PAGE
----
R&D Spending: 'Investment' vs. Expense

It's not news that top-performing companies are putting resources into R&D. Last October, Thomson Reuters announced its Top 100 Global Innovators of 2013, and many on the list were not all that surprising; AT&T, Apple, Google, Ford, L’Oréal and Microsoft were among them. According to the report by R&D Magazine, "Proof: R&D Pays Off," to derive this list, Reuters looked at companies that filed patents and analyzed those having 100 or more unique inventions within a three-year period. Factors considered were not only the number of inventions, but also the success of grant applications, the global nature of patent portfolios, and the potential to influence future innovation.

These factors were cross-referenced with a financial analysis of how the companies performed year over year. Within the past three years, the Reuters top 100 outperformed on the Standard & Poors (S&P) 500 stock market index in several areas. In 2013 specifically, they outspent the S&P 500 by 8.8% on R&D and also outperformed the S&P by 4% in annual stock gains and 2% in year-over-year revenue.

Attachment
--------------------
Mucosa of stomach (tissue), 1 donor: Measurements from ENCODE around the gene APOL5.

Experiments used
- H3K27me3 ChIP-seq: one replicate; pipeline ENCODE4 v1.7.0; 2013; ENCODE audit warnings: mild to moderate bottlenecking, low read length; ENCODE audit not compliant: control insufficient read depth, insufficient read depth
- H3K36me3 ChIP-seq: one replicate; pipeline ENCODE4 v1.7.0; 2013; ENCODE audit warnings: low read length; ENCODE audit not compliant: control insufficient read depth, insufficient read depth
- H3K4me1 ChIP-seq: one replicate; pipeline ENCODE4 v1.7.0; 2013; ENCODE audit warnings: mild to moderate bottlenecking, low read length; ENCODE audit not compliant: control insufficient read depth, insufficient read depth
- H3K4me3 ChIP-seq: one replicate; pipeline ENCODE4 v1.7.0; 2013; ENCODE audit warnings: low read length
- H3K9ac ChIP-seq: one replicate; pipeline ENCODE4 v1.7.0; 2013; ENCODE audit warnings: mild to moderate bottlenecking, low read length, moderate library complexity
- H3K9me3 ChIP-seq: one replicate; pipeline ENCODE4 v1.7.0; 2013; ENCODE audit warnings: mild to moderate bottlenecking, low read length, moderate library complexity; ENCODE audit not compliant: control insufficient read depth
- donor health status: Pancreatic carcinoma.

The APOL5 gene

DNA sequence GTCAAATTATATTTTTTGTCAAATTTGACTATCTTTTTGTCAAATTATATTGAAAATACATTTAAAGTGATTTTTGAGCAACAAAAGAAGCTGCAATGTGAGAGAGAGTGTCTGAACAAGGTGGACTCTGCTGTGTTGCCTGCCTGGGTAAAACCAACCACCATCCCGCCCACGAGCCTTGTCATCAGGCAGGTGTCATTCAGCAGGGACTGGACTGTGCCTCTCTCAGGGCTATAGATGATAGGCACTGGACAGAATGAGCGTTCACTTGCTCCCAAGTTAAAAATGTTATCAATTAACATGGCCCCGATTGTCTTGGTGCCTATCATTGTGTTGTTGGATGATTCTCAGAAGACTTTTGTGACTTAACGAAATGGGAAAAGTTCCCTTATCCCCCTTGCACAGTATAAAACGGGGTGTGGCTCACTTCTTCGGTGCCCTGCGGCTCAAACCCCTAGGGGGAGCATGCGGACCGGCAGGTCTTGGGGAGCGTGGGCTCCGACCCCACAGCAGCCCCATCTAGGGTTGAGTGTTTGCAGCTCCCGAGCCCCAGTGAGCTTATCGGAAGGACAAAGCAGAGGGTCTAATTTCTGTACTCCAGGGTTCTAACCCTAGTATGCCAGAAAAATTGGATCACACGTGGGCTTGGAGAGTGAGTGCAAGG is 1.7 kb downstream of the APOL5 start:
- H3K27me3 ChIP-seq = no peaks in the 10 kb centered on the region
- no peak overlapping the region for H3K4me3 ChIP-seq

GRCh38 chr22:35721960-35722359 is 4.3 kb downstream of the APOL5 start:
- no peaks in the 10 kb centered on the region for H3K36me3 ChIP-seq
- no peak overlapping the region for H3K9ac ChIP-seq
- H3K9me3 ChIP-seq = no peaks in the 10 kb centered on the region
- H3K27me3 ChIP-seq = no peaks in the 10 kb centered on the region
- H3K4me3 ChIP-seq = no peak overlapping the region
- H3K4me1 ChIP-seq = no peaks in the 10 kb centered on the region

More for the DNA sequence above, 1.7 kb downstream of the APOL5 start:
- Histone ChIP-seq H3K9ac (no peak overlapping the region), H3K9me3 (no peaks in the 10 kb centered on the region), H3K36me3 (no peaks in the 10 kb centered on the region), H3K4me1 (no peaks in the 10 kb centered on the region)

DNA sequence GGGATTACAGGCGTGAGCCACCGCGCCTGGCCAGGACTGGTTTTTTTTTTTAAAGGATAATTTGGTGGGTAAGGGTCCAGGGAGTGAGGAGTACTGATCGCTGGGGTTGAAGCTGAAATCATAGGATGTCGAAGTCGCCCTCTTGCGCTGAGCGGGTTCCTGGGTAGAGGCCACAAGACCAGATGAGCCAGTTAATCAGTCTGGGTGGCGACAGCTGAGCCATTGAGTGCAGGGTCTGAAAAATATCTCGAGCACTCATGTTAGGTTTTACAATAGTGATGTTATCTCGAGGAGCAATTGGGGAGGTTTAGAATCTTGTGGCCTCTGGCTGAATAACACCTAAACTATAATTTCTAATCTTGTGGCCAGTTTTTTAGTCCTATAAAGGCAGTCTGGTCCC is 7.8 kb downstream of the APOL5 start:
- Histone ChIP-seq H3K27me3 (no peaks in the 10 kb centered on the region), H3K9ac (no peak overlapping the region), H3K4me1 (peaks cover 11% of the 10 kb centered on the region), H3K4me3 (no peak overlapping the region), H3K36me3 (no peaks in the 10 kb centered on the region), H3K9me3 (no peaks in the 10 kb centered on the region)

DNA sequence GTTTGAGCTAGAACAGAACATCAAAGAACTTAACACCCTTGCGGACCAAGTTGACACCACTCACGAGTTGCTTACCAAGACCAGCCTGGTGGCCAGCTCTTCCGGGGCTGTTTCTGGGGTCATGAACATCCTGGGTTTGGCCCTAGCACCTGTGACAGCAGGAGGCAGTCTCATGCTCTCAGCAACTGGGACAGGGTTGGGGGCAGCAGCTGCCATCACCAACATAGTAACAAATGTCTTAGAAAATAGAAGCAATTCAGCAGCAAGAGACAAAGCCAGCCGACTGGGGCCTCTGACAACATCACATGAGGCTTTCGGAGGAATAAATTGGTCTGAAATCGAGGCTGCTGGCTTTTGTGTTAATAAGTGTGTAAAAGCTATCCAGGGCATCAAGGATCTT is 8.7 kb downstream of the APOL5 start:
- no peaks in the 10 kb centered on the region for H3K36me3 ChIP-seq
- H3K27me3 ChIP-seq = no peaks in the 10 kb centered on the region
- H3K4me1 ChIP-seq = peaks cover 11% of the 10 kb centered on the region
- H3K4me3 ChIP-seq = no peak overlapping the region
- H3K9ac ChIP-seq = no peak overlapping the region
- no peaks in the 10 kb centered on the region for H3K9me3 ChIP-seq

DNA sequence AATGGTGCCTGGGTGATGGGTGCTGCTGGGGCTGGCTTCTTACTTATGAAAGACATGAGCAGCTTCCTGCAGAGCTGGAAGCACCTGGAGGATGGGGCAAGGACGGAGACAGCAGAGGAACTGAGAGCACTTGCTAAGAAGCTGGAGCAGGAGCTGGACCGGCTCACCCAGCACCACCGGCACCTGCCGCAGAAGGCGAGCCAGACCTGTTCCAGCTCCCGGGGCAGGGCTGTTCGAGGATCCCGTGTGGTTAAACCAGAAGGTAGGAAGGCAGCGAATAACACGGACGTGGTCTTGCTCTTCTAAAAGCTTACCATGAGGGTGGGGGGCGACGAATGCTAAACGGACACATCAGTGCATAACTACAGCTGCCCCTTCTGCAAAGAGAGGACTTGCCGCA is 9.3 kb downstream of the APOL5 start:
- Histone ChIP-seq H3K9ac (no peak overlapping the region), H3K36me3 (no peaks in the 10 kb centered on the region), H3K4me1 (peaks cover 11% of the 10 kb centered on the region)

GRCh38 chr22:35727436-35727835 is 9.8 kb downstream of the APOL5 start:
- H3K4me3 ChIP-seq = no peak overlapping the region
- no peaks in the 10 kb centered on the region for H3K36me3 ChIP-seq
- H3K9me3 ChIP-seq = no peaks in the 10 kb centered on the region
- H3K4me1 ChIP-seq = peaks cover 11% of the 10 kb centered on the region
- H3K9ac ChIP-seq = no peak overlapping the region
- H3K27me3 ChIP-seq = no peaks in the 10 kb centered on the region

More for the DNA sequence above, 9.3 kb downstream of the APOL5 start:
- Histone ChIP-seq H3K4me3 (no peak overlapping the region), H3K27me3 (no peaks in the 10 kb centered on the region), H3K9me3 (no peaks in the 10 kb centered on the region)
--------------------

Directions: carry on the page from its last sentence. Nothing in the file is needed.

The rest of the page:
The U.S. government blog The Hill notes that the future of American innovation and global competitiveness depends on "permanent patriotic commitment to scientific research and technological development." In relation, government policies and national investments help companies to take risks, explore new areas and invest in technologies that can take years to realize.

Interestingly, however, the U.S. Commerce Department reported that if companies treated R&D spending as an investment rather than an expense, overall numbers for gross domestic product (GDP) could be much higher; on average, 2.7% or $301.5 billion greater, over the period from 1998-2007. It is also estimated that business investment in R&D already had a significant contribution to economic growth over the same period—about a 4%, compared with tangible investments such as office buildings and other nonresidential structures, at about 1%.
As explained by the Commerce Department, "if R&D was treated as investment, GDP per capita would increase by an average of about $1,000 over the period." And additional research suggests “spillover effects” of R&D spending are at least as large as direct returns. Cosmetic scientists, and other scientists in general, are likely pleased with these facts, as they support that internal desire to advance product development by researching the science. Although many are pinched for time in this fast-paced, competitive industry, time itself must be factored into management's R&D investment equation.
Resources are out there to maximize what time is allotted for research. For example, the content produced by Cosmetics & Toiletries (C&T), or education provided by the Society of Cosmetic Chemists. Also, the new C&T Research & Discovery Summit — learn more about this uniquely optimized event format at Booth 1018 during Suppliers' Day next week.
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